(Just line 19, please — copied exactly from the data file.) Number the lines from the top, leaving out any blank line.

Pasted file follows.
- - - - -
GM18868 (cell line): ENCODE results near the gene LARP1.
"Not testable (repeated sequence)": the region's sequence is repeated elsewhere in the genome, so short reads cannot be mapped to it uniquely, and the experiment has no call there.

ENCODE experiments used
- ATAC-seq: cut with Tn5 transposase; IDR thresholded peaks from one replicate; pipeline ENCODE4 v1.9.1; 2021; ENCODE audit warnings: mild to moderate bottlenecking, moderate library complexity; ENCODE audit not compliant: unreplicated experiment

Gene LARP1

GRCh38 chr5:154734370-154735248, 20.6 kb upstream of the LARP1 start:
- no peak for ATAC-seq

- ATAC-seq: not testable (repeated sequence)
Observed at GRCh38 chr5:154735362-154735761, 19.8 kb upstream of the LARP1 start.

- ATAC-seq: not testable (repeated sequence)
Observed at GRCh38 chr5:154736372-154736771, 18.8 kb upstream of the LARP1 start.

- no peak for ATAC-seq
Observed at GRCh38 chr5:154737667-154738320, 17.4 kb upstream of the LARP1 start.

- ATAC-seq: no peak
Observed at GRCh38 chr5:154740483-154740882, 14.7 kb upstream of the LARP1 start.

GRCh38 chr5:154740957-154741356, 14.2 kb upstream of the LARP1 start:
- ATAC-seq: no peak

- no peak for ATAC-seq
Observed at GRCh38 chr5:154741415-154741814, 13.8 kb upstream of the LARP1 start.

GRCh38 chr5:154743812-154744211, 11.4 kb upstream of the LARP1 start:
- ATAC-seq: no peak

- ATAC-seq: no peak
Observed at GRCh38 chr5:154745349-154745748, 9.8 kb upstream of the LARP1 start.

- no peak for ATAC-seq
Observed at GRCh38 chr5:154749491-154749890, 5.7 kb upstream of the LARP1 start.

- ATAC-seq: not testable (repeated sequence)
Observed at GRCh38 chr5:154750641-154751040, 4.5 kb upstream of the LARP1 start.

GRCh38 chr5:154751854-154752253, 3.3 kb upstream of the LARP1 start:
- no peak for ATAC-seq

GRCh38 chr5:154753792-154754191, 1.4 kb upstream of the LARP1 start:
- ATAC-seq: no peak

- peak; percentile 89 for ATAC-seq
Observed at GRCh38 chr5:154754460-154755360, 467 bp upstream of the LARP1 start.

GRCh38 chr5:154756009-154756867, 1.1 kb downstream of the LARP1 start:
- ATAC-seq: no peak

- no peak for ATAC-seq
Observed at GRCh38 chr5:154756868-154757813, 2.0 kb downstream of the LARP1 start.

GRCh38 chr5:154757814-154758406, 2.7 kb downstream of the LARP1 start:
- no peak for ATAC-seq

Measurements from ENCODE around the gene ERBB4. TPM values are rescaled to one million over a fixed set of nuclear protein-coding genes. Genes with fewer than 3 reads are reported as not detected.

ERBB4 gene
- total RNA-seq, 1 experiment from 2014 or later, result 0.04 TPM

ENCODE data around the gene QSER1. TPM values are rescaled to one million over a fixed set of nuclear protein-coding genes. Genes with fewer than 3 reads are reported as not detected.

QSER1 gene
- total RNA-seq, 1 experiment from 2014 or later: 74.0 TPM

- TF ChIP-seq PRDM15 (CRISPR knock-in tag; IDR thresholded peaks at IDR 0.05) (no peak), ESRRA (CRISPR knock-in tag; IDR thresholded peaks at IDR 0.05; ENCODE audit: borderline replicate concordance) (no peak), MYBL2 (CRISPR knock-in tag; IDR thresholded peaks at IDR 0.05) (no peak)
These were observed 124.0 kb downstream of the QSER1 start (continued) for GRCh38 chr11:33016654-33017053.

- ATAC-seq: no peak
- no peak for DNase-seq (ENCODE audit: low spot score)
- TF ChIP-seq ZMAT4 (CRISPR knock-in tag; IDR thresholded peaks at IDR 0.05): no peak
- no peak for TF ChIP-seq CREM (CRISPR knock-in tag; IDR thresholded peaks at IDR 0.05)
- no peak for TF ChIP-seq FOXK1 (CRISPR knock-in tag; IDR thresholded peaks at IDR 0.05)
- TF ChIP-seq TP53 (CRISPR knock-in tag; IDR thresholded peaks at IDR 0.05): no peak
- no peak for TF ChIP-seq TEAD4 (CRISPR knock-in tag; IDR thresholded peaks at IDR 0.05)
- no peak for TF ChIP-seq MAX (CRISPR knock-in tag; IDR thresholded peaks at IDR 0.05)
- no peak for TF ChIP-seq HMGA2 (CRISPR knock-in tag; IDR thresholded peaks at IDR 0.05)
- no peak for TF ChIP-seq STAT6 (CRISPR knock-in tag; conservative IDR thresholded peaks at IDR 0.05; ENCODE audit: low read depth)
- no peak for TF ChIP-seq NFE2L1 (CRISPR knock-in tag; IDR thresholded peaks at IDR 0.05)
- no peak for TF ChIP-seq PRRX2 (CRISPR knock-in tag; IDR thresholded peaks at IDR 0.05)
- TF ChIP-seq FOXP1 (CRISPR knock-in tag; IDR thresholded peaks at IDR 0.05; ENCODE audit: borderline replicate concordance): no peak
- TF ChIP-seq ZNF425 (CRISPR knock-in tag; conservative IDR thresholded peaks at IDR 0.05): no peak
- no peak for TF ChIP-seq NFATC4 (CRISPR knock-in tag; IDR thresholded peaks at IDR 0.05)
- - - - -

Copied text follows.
Observed at GRCh38 chr5:154741415-154741814, 13.8 kb upstream of the LARP1 start.